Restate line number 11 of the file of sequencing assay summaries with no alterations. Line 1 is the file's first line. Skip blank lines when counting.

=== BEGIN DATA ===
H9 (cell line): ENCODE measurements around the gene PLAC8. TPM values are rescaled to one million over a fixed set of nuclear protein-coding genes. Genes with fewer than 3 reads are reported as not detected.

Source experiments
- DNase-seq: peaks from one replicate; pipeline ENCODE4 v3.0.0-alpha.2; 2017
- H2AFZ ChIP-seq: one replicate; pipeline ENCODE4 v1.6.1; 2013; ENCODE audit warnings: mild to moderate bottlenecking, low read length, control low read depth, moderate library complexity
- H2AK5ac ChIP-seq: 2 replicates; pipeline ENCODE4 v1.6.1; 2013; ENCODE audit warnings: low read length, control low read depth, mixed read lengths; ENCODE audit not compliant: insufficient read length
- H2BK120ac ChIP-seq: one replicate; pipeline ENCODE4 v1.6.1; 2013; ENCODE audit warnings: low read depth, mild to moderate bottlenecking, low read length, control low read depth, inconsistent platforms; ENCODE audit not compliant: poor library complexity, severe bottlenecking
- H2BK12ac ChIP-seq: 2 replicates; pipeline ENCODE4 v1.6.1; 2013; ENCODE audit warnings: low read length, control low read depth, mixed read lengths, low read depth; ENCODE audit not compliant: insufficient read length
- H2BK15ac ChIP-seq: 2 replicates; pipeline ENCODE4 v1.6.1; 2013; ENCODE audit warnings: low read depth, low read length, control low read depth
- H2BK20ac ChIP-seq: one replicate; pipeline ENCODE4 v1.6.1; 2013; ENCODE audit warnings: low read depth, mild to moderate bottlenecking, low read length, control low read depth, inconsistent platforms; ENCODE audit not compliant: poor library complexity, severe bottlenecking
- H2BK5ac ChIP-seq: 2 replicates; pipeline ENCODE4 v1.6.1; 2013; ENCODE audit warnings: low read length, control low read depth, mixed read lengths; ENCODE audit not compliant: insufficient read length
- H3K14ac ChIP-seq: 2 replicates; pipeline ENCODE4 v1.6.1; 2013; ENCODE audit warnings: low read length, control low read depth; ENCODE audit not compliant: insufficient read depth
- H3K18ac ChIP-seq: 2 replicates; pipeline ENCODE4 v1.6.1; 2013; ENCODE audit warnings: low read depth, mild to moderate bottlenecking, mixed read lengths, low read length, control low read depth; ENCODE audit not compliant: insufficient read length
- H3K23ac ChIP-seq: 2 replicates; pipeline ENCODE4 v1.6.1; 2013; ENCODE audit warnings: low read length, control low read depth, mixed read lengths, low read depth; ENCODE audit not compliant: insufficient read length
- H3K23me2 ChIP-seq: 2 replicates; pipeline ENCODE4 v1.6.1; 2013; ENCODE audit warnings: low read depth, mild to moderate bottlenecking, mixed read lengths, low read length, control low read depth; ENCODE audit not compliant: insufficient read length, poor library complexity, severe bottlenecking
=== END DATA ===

- H3K14ac ChIP-seq: 2 replicates; pipeline ENCODE4 v1.6.1; 2013; ENCODE audit warnings: low read length, control low read depth; ENCODE audit not compliant: insufficient read depth